Japanese Ceramics & Works of Art
Hokusai’s iconic woodblock print, Great Wave Off Kanagawa is certainly the most famous Japanese art object in the world, and illustrates in a most beautiful way the power of nature, a theme that is celebrated in all forms of Japanese art, from Shinto beliefs in kami (nature spirits) to landscape and flower painting on scrolls and screens, to intricate lacquer, ceramic and metalwork.
The Satsuma kilns were established in the 16th Century and developed in the 17th Century with the introduction of captured Korean potters, however most of what we see today was made and exported to the west from the end of the Edo Period, through the Meiji restoration until the Taisho Period (early 19th C. - early 20th C.) This highly ornamental nishikide satsuma is a low fired, cream coloured earthenware decorated with coloured enamels and lavish gilding. The glaze has a fine craquelure formed as a result of uneven contraction between the body and glaze during cooling. Objects usually consist of vases, incense burners (koro), other sorts of containers, and sometimes dishes and figures. Decoration is largely minutely drawn landscapes, flower studies or figural scenes. Another characteristic which sometimes can be found near the mark or incorporated into the decoration is a circle containing a cross call a Shimazu kamon. The best workshops were established in the cities of Kyoto, Osaka, and Kobe. Workshops and decorators’ names to look out for include Kinkozan, Ryozan, Gyokusan, and the most sought-after artist, Yabu Meizan. One decorative element which is highly prized by collectors is the use of a particular shade of blue enamel. By the 1930s, the overall quality declined as production increased, and poorly conceived, garish wares with tube-lined decoration were exported in ever increasing numbers. The value of these pieces is correspondingly modest.
Imari, Kutani and Kakiemon porcelain
Imari is in fact a port in Arita province, through which the vast majority of porcelain made for the west for exported via Nagasaki. It is characterised by the colour palette of underglaze cobalt blue, overglaze iron red and gilding. First developed in Japan in the late 17th Century, and was copied in China, Holland, and the UK. Most items date from the 19th Century. Early 19th Century Imari is generally collected and consists in the west of lidded baluster vases, bowls, and dishes of all sizes. These can be found decorated the mantlepieces and formal rooms of many great stately homes in the UK. Kutani porcelains are divided in to old (Ko-Kutani and new (Ao-Kutani) with their corresponding colour pallets. The former is characterised by the uses of muted greens, aubergine, mustard, and blue enamels, whilst the latter with bold orange-red and gilt. Ko-Kutani is rare and rather refined and scholarly, and more valuable generally that its later descendant which is often more decorative. The porcelains known as Kakiemon, use beautiful pastel enamels and are enamelled in painterly, asymmetric style with designs of birds, flowers and figures on vases, jars, dishes, and statuettes. First produced in the 17th Century, they are rare and the most sought after of all Japanese ceramics.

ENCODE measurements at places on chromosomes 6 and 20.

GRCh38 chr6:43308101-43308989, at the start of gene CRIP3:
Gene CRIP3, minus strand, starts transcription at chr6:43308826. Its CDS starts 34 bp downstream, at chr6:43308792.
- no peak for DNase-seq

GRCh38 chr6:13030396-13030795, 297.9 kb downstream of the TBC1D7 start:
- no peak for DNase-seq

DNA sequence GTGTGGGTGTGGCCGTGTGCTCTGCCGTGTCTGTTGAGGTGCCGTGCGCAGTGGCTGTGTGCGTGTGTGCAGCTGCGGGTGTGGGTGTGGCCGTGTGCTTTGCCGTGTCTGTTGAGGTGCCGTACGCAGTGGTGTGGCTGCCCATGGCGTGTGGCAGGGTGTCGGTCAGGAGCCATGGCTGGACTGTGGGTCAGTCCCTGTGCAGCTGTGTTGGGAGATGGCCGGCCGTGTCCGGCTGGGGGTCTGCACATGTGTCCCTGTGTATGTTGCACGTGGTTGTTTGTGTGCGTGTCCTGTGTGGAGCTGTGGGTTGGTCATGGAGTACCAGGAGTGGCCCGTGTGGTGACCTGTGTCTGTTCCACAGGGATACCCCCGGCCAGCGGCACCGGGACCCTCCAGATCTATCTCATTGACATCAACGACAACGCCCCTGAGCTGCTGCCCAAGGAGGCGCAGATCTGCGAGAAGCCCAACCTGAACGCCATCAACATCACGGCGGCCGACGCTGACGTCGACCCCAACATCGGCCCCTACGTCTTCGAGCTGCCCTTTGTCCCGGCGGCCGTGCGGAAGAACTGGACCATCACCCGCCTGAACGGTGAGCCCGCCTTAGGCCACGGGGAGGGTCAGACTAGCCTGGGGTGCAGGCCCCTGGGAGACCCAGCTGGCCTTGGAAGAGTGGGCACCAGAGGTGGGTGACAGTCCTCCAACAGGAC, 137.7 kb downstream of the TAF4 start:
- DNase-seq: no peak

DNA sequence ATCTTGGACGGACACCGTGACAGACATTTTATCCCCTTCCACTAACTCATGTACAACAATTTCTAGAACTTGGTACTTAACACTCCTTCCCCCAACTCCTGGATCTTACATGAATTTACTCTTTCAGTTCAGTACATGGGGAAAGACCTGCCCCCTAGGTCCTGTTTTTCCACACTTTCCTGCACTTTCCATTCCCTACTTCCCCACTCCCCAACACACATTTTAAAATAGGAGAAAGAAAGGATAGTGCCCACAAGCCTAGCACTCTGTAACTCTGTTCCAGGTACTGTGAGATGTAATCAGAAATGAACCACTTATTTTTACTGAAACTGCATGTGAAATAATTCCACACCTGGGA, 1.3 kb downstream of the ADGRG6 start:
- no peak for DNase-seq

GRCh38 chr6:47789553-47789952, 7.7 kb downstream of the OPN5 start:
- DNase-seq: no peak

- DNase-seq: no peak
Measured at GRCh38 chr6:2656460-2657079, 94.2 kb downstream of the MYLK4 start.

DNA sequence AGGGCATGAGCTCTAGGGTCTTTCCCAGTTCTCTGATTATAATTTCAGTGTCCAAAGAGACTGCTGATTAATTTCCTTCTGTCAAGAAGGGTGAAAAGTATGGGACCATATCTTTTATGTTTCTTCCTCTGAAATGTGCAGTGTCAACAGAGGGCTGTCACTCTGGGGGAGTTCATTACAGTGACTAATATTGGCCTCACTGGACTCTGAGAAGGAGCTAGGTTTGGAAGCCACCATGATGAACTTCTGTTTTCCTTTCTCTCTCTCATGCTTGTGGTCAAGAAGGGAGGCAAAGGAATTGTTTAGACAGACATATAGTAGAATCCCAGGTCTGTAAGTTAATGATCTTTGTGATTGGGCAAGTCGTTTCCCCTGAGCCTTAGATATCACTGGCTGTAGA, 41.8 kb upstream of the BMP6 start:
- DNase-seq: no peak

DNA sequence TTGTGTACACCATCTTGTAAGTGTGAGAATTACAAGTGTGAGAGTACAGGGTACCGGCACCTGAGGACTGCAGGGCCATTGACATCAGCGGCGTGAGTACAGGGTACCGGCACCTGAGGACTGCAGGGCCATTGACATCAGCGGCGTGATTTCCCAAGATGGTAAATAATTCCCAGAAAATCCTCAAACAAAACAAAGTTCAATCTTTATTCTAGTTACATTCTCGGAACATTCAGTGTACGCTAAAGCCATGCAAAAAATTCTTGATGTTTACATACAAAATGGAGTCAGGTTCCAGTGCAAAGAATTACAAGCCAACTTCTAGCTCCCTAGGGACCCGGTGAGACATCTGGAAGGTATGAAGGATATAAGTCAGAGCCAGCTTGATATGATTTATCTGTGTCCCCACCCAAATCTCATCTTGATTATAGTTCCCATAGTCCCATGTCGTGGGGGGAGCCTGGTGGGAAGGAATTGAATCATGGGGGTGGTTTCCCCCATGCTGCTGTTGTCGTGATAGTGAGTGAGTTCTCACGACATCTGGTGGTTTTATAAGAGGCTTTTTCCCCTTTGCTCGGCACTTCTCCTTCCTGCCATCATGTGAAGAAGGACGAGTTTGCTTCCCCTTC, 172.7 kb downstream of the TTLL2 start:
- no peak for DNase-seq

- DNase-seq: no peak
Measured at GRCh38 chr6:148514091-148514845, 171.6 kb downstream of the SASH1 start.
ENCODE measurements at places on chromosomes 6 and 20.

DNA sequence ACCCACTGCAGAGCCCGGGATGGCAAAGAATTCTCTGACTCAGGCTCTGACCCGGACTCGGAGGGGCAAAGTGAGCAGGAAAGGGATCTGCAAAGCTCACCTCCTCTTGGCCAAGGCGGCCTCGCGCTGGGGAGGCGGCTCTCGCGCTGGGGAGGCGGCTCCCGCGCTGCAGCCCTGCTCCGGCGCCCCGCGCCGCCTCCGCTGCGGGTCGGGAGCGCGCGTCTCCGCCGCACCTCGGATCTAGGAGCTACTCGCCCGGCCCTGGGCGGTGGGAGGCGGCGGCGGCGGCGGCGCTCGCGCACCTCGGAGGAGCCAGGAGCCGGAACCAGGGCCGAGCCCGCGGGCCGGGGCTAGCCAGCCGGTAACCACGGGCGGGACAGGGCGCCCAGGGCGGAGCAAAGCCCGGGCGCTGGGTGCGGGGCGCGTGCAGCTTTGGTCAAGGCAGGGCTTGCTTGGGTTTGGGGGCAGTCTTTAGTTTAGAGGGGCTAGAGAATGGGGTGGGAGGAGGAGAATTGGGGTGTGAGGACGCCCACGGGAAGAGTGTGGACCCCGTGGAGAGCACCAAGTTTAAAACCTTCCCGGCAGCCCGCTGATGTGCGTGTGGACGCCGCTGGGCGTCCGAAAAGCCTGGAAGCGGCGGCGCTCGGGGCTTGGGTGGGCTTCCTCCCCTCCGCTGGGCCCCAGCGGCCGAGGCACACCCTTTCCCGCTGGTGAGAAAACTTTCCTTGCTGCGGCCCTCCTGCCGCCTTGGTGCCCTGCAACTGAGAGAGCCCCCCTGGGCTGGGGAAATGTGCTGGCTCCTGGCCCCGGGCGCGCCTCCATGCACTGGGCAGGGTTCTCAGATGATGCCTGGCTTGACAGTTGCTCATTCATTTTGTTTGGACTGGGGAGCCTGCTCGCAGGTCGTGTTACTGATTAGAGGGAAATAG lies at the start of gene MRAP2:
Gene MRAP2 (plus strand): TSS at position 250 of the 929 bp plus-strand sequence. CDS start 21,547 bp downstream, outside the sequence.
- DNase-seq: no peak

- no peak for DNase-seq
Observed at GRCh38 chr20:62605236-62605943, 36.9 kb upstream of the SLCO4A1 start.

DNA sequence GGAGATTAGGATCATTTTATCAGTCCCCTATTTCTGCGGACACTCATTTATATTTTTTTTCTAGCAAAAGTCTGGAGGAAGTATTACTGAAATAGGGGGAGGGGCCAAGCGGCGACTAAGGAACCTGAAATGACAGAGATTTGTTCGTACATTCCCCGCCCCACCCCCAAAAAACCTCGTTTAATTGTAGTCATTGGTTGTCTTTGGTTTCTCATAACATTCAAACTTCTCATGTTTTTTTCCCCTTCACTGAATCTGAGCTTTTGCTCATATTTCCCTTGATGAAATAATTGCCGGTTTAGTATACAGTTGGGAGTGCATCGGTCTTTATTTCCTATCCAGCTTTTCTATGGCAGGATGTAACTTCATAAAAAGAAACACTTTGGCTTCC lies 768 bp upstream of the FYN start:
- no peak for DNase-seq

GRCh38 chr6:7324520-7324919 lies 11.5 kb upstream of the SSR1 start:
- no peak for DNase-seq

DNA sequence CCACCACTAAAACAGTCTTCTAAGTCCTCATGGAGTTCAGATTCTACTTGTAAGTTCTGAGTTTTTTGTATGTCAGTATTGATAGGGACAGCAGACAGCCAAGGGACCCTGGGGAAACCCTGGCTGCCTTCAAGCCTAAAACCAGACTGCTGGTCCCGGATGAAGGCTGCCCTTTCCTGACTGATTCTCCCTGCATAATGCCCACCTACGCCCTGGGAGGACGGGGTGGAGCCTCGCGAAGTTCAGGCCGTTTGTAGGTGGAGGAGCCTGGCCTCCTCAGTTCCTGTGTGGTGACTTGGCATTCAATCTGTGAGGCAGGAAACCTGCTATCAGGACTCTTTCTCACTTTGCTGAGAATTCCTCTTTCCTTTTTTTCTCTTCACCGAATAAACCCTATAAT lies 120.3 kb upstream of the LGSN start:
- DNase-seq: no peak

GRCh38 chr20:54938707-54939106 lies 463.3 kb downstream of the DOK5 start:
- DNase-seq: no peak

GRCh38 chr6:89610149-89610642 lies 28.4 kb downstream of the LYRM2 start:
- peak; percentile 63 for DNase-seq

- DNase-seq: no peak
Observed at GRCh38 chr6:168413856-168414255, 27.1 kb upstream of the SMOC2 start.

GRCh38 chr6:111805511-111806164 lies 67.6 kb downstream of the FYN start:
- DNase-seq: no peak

Works of Art
Apart from ceramics, all manner of Japanese objects is widely collected an include woodblock prints, scroll paintings, netsuke and inro, lacquer, cloisonne enamel, furniture, metal sculpture, swords and sword fittings, and armour.
Many of these objects originate in the Edo period, when Japan was racked with a succession of internal conflicts between warlords. Sumptuous armour and elegant swords and fittings were produced for samurai warriors and are often extremely valuable. Following the restoration of the monarchy in 1868 under emperor Meiji, the carrying of swords was forbidden, and armourers turned their hands to produce decorative works of art using techniques used in making sword fittings. Beautiful bronze and silver decorative vessels and sculpture were produced, some delicately inlaid in gold, copper, and silver in by such artisans as Miyao, Munetoshi, Seiya and Eisuke.
It is the striking perspectives achieved by woodblock artists of the Edo and Meiji periods that captured the imagination of artists like Monet, Whistler and Degas who helped to popularise Japanese art in the west. Prints from the original block by artists like Hiroshige, Toyokuni and Utamaru can make many tens of thousands, though more prints from later blocks can still be bought for around £100.
The imminent UK ban on selling ivory has impacted the market for collecting ivory netsuke, and as a consequence the value of wood netsuke is set to rise. These little carved toggles were attached to small stacking boxes (inro), often in decorated lacquer, and suspended from kimono sashes (obi) to hold medicines rather like a tiny handbag. Such is the variety of subjects and style these little sculptures and boxes are keenly sought after particularly in the US.
Rogers Jones & Co. offer fine quality Japanese ceramics and Works of Art in the Selections and Collections sale, whilst more modest, decorative items will be found in our Ceramics and Vintage and Antiques sales